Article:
Body-sucking sleeping bag may help protect astronauts' vision
When astronauts stay in outer space for extended periods, they frequently develop a vision problem known as spaceflight-associated neuro-ocular syndrome (SANS). Scientists are now trying to keep that from happening, via an experimental vacuum-sealed sleeping bag.
Here on Earth, it's normal for blood and spinal fluid to flow into our head while we're lying flat in bed at night. When we get out of bed in the morning and stand up, gravity causes the excess fluid to flow back down into our lower body, so everything stays as it should.
In the zero-gravity environment of space, though, that extra load of fluids never leaves the head. The liquid continuously places pressure on the backs of the eyes – a condition which over time can cause flattening of the eyeballs and swelling of the optic nerves. This often results in visual impairments such as nearsightedness.
The problem usually resolves itself once the astronauts have been back on Earth for a while. While they're still in space, though, they may have difficulty performing certain vision-dependent tasks. Additionally, it is believed that SANS may also affect brain function, plus it could lead to heart problems.
That's where the high-tech sleeping bag comes in.
Developed by Dr. Benjamin Levine and colleagues at the University of Texas Southwest Medical Center, it consists of an airtight sleeping bag with a rigid frame and a gasket at the top which seals around the user's waist. Once the person's lower body is inside the apparatus, air is pumped out of the sealed bag, creating a vacuum. The idea is that this vacuum will draw fluids away from the user's head and into their lower body, essentially giving their eyes a break from the pressure while they sleep.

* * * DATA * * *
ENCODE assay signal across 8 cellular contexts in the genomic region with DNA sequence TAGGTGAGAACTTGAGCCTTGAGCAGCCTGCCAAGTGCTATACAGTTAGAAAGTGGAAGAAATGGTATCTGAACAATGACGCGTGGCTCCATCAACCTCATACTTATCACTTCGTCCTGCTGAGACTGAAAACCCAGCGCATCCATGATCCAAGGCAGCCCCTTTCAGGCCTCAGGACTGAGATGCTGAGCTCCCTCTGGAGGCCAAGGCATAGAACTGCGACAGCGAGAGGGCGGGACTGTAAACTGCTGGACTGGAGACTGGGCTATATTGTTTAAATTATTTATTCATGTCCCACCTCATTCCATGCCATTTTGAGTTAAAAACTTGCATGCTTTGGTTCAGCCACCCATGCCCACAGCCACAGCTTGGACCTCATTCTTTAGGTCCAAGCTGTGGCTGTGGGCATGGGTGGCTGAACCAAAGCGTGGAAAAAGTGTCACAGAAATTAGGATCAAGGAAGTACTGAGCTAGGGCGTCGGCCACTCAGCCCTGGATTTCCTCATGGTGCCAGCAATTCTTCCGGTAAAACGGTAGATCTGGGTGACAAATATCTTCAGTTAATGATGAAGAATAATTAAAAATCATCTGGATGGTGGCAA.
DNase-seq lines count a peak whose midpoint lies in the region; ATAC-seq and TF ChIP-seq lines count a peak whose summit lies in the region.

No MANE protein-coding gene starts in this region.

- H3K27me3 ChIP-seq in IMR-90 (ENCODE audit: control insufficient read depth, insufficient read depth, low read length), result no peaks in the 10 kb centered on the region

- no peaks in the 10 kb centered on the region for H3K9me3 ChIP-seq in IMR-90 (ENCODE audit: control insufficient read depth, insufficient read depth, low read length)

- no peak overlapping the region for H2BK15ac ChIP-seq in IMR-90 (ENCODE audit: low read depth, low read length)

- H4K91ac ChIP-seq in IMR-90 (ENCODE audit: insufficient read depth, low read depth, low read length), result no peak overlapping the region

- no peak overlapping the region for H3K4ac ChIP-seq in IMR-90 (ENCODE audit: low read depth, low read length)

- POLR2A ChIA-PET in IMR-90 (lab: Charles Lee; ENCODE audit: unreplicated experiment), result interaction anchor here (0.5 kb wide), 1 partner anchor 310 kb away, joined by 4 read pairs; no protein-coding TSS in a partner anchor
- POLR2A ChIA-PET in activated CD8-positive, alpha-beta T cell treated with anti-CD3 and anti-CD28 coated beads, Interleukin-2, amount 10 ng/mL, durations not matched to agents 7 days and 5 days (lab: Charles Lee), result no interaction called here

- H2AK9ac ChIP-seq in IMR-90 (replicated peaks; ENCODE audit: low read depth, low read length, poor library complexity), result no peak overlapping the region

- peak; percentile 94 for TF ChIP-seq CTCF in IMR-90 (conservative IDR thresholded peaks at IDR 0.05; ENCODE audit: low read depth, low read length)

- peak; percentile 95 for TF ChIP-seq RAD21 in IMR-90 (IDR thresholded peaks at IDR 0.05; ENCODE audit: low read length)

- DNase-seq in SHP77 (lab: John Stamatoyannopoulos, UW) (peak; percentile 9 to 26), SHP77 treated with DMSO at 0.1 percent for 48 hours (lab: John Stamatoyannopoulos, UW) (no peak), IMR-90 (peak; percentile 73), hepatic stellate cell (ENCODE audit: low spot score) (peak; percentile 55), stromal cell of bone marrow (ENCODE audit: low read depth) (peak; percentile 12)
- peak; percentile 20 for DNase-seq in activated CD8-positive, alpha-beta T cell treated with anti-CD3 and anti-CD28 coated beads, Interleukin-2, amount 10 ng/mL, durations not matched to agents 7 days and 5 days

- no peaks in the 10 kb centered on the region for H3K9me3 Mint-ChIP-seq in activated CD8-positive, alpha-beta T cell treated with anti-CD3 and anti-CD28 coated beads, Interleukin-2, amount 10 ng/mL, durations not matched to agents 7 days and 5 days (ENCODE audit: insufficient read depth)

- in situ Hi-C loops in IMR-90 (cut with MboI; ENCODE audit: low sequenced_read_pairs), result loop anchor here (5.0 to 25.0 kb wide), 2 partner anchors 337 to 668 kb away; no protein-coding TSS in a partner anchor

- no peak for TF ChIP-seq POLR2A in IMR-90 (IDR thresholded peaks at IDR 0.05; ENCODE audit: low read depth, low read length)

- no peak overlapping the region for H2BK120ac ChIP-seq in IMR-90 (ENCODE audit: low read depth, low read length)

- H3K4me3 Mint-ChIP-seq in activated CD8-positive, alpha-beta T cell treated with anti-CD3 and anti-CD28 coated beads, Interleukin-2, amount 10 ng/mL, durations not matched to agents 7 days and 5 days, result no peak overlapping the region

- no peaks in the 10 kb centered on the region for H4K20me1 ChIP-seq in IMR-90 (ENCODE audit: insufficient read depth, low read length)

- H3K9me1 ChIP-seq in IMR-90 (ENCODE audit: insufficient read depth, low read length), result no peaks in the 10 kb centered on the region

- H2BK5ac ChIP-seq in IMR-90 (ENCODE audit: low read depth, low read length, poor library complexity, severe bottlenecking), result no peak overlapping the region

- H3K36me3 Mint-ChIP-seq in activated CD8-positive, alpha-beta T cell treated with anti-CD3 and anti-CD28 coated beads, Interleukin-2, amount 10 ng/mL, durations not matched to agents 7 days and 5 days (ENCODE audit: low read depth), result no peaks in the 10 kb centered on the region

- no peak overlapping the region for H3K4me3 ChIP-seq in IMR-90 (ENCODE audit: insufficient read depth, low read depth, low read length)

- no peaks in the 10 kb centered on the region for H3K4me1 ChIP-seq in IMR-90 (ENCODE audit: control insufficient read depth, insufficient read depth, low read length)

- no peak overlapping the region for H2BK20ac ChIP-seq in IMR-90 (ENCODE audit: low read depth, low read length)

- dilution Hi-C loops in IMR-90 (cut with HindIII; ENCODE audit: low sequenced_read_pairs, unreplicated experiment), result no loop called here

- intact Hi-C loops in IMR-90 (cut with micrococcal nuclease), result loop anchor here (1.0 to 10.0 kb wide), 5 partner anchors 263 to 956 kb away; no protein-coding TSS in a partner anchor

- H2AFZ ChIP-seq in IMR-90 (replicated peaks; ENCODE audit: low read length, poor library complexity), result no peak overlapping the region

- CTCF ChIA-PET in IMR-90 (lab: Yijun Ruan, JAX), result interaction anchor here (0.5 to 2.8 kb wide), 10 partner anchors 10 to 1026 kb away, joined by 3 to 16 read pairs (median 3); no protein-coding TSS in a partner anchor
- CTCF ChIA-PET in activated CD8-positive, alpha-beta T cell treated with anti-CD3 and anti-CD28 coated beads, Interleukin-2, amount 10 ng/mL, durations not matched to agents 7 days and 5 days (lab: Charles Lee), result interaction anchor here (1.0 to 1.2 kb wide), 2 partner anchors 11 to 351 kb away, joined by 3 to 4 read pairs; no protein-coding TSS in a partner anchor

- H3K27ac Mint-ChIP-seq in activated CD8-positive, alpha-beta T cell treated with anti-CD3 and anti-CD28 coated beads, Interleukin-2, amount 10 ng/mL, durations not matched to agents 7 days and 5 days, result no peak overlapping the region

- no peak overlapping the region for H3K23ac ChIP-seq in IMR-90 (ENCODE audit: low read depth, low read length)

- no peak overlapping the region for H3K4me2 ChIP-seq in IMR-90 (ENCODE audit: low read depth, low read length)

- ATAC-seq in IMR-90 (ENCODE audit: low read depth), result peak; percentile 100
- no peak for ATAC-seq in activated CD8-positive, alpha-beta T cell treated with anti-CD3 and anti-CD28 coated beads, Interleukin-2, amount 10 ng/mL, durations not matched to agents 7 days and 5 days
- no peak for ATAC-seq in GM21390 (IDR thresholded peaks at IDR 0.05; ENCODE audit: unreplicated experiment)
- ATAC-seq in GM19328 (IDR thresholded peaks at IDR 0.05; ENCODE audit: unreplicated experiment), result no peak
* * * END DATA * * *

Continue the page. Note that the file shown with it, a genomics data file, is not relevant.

In a test of the technology, 10 volunteers spent a total of six days in a supine (lying on the back) position. Because they never stood up, fluids were able to accumulate inside their heads, as would happen in space.
For three of those days, the volunteers simply lay on a bed all day and night. For the other three, however, they spent eight hours each night in the sleeping bag. When their eyes were subsequently examined via optical coherence tomography, it was found that a part of the eye known as the choroid was considerably less swollen over the period that the sleeping bag was used – swelling of the choroid is known to precede SANS-related vision problems.
It is now hoped that once further studies have been conducted, the technology could ultimately be utilized to ensure the well-being of astronauts.
"This is perhaps one of the most mission-critical medical issues that has been discovered in the last decade for the space program," says Levine. "I’m thankful for the volunteers who are helping us understand, and hopefully, fix the problem."
A paper on the research was recently published in the journal JAMA Ophthalmology.